To the hon. members opposite, their day of reckoning is coming and it is coming fairly soon. They will pay the price for their opposition to the health of the Quebec people, particularly the young people of the province of Quebec.
It falls to my colleagues opposite with the same force that it falls to me as the Minister of Health. We cannot, as members of Parliament, overlook the unavoidable toll of tobacco.
In Quebec alone, the members of the Bloc Quebecois, in their unholy alliance with the tobacco companies and the lobbyists, are saying to 76,000 young people who will begin smoking this year they do not care about the health of les enfants des quebecois. That is what they are saying by their opposition to Bill C-71. This is 30 per cent of the beginning smokers in the country as a whole. Smoking is more common in the province of Quebec than in other parts of Canada and the hon. members know it. They reject outright the efforts of the hon. minister of health in the province of Quebec, one of their own, Jean Rochon.
It is a flip-flop today. Why? It is to get the media headlines each and every day in order to save their political skins in the next federal election.
Thirty-eight per cent of Quebecers are smokers. In the rest of Canada the rate is 31 per cent. They are both unacceptably high. As many as three million people alive today in Canada will die from tobacco related diseases, and one million of those are in the province of Quebec. That is far too many. These are reasons enough to do all we can to reduce tobacco consumption in this country.
I know a number of my colleagues are waiting to speak to this bill. They share my concerns about reducing tobacco consumption in Canadian youth. However, let me take a few moments to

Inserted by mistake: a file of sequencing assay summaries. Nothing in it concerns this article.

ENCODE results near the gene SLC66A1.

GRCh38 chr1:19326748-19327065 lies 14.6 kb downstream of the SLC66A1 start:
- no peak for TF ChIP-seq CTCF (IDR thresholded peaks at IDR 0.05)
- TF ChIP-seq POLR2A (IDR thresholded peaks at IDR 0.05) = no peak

acknowledge the efforts of some of the people who have helped get us this legislation here today.
I refer of course to my parliamentary secretary. The member for Eglinton-Lawrence certainly deserves a lot of praise and a lot of recognition. He has brought his experience and judgment to this bill and I wish to thank him for it. I also want to thank the hon. member for Burin-St. George's who chairs the Standing Committee on Health. I want to thank all members of that committee regardless of their political affiliations.
I would be remiss in my remarks if I did not single out one member. In this House we have differed on many issues and I would suspect that we will continue to differ on many other issues. However, I must give credit where credit is due, to the non-partisanship demonstrated by the hon. member for Macleod. He has stood in his place time and time again and attacked me on a variety of different issues, but when it comes to this issue of smoking, tobacco and the control of tobacco use in this country, he has not stood with the Minister of Health; he has stood with the young people and I think he is deserving of praise from all of us in this Chamber.
I want to thank the members of the Bloc Quebecois, in particular the member for Lévis. I know they have concerns with the bill but I am confident that at the end of the day they will put the health of Canadians and, yes, the health of Quebecers first and foremost.
I say to members of the Bloc I know that many of them who are over there are very uncomfortable with the decisions that have been made by the leadership of the Bloc Quebecois. I know that. I say to my hon. friends opposite that it is never too late to change one's mind and do the right thing. I am sure that the children in the province of Quebec will be forever indebted to members of the Bloc Quebecois if they were to exert the kind of leadership that others in the province of Quebec have exerted in terms of supporting children and supporting the health of those children in the province of Quebec.
Finally, I wish to say a few words about the other place. Hopefully later this day this bill will receive third reading. It will leave this Chamber and go to another chamber. I would suspect, having the respect that I have for the other chamber and its members, they will examine this bill in an expeditious way, but in a comprehensive way, and that they too will see the purposes of what this bill is about. It is about the health of Canadians. It is about the health of children. It is about the health of children in the future.
I want to thank all members of the House who have participated in this debate. I know at times it has been acrimonious, but I want to say to all members that we can be a part of something which is very important to the country. I enjoin all members to join with me in that act.